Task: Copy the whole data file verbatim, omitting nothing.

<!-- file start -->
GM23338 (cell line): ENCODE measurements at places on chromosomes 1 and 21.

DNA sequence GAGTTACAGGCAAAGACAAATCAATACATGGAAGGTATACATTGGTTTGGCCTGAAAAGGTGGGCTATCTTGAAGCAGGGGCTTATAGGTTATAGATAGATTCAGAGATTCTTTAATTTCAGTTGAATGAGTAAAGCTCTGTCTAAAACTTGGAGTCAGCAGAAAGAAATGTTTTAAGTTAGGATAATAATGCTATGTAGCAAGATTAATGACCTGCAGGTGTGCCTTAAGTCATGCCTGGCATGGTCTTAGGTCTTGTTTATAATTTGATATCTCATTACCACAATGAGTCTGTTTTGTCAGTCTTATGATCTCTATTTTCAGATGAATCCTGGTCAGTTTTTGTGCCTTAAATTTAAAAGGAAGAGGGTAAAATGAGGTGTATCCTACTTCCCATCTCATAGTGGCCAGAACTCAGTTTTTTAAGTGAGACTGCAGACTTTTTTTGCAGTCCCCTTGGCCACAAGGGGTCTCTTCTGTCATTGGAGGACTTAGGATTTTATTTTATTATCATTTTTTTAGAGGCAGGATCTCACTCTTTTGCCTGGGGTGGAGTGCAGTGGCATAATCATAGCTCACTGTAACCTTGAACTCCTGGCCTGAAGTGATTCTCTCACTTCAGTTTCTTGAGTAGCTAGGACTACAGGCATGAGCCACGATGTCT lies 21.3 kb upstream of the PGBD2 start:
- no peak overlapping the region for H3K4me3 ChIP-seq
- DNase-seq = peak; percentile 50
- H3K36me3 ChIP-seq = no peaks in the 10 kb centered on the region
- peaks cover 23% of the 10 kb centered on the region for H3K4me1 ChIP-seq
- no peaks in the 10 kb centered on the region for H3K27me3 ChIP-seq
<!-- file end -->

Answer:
GM23338 (cell line): ENCODE measurements at places on chromosomes 1 and 21.

DNA sequence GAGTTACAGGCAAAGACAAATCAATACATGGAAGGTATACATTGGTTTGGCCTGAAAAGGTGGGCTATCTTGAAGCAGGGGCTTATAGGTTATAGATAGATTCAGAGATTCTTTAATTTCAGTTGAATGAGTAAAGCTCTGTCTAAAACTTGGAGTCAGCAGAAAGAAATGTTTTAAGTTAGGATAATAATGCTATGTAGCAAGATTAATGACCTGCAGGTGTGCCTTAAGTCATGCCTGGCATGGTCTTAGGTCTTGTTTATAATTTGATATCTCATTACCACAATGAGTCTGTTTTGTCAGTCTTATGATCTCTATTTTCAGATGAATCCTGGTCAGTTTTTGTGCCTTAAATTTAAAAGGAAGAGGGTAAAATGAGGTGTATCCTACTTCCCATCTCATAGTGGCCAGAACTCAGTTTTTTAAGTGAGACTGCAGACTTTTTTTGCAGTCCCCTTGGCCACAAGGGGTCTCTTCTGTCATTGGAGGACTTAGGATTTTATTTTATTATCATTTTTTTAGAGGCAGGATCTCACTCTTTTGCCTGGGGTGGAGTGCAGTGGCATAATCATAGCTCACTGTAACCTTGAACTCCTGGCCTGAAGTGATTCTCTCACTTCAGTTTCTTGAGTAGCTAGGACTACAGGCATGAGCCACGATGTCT lies 21.3 kb upstream of the PGBD2 start:
- no peak overlapping the region for H3K4me3 ChIP-seq
- DNase-seq = peak; percentile 50
- H3K36me3 ChIP-seq = no peaks in the 10 kb centered on the region
- peaks cover 23% of the 10 kb centered on the region for H3K4me1 ChIP-seq
- no peaks in the 10 kb centered on the region for H3K27me3 ChIP-seq